Publication: Eurasia Daily Monitor Volume: 2 Issue: 231

The image of Belarus propagated for domestic consumption by the authorities is one of relative prosperity, civil peace, and stability. However, that image is increasingly belied by the evident failure to take adequate measures to offset a looming demographic crisis. According to some analysts, the population of Belarus is declining at such a rate that its future extinction is a definite possibility.

In late November, the Ministry of Statistics and Analysis reported that in the first nine months of 2005, the population had declined by 38,600, and by November 1, it stood at 9,762,500. The death rate of 106,100 exceeded the birth rate of 67,500, with the most marked population drop in the northern province of Vitsebsk, followed by Minsk region, and Mahileu. These figures appear even more remarkable given the improvement in figures recently for infant mortality, which at 6.4 per 1,000 children born is comparable with the more prosperous countries of Europe (Narodnaya volya, November 22).

Over the course of 2004, the population declined by 49,000. In that period there was a notable contrast between the city and the village. Whereas the urban population rose by 10,500, the rural sector dropped by 59,500 people; and composed 2.74 million or just under 28% of the total (Narodnaya volya, February 22). In general, the high mortality rates in the republic owed much to a sharp rise in the number of deaths from infectious diseases, as well as respiratory illnesses, those connected with transport accidents, as well as a continuing rise in alcoholism (Belorusskiy rynok, March 14-20).

According to the Ministry of Public Health Care, there are more than 253,000 alcoholics and drug addicts in Belarus today, a rise of 4.1% over the figure for January 2005. The total includes more than 169,000 male alcoholics, 6,000 women, and 57,965 who are registered drug addicts. According to the chief health official in this sphere, Uladzimir Maksymchuk, only 22% of residents of Belarus lead a “sober way of life,” 42% drink occasionally, 26% drink quite frequently, and 10% drink habitually (Narodnaya volya, December 8).

The Belarusian government has directed periodic attention to these problems without coming up with any potential solutions. The press service of the president announced in the spring that a program for the revival and development of villages and collective farms to the year 2010 would soon be introduced, with an assigned sum of BR69.8 billion ($32.4 million) (Svobodnye novosti plus, March 30-April 6). Such a program would follow a 2002 law “On the Demographic Security of the Republic of Belarus,” as well as a national program “for the demographic security of Belarus 2006-2010,” and a program for the social and economic development and revival of the village (Narodnaya volya, April 26). But how can one revive a village system that is rapidly dying out, and in which by the year 2025, one in every three residents of the republic will be a pensioner? (CTV, August 11)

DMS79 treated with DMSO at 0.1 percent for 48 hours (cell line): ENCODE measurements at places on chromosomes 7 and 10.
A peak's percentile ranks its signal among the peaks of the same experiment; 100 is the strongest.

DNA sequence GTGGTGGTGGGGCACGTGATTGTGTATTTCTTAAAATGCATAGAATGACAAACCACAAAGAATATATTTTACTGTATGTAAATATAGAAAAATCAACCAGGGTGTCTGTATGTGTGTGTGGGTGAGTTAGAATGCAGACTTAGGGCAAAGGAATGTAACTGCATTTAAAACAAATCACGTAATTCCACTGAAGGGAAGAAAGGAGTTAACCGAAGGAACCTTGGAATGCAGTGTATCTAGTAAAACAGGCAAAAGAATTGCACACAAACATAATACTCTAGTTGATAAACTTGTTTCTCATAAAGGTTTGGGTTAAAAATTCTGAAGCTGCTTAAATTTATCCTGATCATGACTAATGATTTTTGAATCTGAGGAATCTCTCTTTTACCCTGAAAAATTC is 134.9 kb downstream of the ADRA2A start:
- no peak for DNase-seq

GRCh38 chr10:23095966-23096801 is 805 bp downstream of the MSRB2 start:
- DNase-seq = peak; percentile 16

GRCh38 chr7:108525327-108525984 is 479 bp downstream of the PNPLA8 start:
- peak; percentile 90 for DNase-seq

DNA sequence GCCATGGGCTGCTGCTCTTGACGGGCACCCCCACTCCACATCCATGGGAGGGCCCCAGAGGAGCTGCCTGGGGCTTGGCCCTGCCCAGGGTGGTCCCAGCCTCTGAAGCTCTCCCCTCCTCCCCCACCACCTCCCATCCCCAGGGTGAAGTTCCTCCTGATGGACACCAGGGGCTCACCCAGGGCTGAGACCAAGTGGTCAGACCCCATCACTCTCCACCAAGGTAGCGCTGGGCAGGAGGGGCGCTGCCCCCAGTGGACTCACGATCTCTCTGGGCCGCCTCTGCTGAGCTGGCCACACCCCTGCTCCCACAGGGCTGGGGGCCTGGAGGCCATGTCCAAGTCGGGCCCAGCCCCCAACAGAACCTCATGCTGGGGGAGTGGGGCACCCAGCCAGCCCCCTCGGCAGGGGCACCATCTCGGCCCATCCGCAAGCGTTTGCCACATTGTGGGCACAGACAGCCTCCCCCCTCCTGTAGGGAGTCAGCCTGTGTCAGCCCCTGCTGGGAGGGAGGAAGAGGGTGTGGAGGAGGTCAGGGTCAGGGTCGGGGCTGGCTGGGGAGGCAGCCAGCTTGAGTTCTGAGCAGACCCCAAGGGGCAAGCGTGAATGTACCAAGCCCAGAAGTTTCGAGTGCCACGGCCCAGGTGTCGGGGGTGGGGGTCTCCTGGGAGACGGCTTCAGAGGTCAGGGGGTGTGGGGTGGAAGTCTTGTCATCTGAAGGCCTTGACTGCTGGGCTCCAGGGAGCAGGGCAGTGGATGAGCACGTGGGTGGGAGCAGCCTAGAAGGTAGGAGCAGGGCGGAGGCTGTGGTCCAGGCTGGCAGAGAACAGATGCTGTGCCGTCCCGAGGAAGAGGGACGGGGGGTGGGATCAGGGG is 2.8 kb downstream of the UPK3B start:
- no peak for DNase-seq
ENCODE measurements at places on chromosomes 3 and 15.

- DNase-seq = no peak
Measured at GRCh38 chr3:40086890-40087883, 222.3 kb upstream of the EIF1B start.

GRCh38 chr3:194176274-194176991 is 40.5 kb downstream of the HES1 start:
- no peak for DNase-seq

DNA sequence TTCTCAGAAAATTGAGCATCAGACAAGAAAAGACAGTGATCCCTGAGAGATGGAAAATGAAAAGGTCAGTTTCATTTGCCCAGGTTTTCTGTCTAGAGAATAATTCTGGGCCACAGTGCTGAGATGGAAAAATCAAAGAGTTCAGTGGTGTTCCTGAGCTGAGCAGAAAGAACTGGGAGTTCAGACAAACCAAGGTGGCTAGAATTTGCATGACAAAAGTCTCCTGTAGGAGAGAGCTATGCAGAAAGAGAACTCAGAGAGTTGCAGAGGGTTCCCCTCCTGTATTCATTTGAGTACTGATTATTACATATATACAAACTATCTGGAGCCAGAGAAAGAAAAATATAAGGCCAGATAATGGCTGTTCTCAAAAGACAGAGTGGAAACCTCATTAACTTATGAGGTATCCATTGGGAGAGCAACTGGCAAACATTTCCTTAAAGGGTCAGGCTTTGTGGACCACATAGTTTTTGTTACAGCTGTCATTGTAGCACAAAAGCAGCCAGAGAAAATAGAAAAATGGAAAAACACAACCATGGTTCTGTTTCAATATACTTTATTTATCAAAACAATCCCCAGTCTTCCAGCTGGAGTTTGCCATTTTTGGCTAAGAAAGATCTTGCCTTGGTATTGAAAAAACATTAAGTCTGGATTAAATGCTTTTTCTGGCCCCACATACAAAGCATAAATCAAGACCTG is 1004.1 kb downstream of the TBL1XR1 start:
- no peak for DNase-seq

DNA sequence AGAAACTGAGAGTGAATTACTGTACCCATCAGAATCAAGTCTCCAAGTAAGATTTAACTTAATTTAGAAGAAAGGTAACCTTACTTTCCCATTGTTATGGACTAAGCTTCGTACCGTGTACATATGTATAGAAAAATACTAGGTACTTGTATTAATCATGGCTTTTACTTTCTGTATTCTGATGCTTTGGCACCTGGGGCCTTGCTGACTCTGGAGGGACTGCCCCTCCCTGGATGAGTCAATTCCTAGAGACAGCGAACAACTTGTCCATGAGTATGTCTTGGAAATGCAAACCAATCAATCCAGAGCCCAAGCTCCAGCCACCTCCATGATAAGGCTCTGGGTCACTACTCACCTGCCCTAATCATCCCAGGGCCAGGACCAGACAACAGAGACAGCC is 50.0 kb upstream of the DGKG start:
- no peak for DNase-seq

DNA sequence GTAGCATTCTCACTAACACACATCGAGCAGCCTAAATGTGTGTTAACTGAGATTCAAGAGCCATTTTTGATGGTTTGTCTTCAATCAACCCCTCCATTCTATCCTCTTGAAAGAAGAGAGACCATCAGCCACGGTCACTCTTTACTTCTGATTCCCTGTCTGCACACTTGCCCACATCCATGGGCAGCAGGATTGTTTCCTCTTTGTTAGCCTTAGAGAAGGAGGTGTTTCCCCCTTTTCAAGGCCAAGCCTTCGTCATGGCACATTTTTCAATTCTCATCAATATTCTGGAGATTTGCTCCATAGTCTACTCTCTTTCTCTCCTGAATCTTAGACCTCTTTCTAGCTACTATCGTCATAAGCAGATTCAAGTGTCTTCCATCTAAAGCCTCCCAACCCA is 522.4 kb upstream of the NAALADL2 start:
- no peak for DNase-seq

The population decline began in 1994 (it reached a peak of 10.24 million at the end of 1993), and according to figures produced by the UN, by the year 2050 there may be only 7 million people left in Belarus. Life expectancy for Belarusian men is 62.8 years, more than 13 years less than in Germany and France, and eight years less than in Poland. Women’s lifespan is considerably better at 74.3 years (Narodnaya volya, October 20).

According to Ivan Nikitchenka, a corresponding member of the Belarusian Academy of Sciences, the government’s failure to respond adequately to the after-effects of the 1986 Chernobyl nuclear disaster has played a key role in the present crisis. He notes that nothing has changed for the better since the government adopted programs to improve rural life. Further, 1.8 million people continue to live in contaminated zones (about 60% in Homel oblast) and consume what they grow in their gardens. Of those who check their health at the Belarusian Institute of Radiation Medicine, 60-70% have excess radioactivity at critical levels in their body. There are more than 16,000 liquidators living in Belarus, he notes, and mortality rates among them rose sharply in 2002 compared to the previous decade, mostly through heart disease. Nikitchenka also notes that morbidity levels among children have increased by almost one-third, new cancers by 1.5 times, and blood diseases by 1.5 times (Narodnaya volya, April 26).

Chernobyl, however, is not the whole story. Other sources focus on what they describe as “family breakdown,” particularly when compared with the Soviet period. More than 23% of families consist of single parents, 37% of families have no children (a further 23.5% have one child), and nearly 30% of families have no working members. Moreover, about half the families have no children because of their difficult material situation. Almost 50% of family income is spent on food, and family members seek refuge in alcohol to assuage their stress and anxiety (Narodnaya volya, August 4).

The overall picture in Belarus belies the government’s portrayal of a healthy and flourishing society. Declines in the real value of wages, poor nutrition, and unhealthy lifestyles have exacerbated a situation made difficult by Chernobyl and the collapse of the USSR five years later.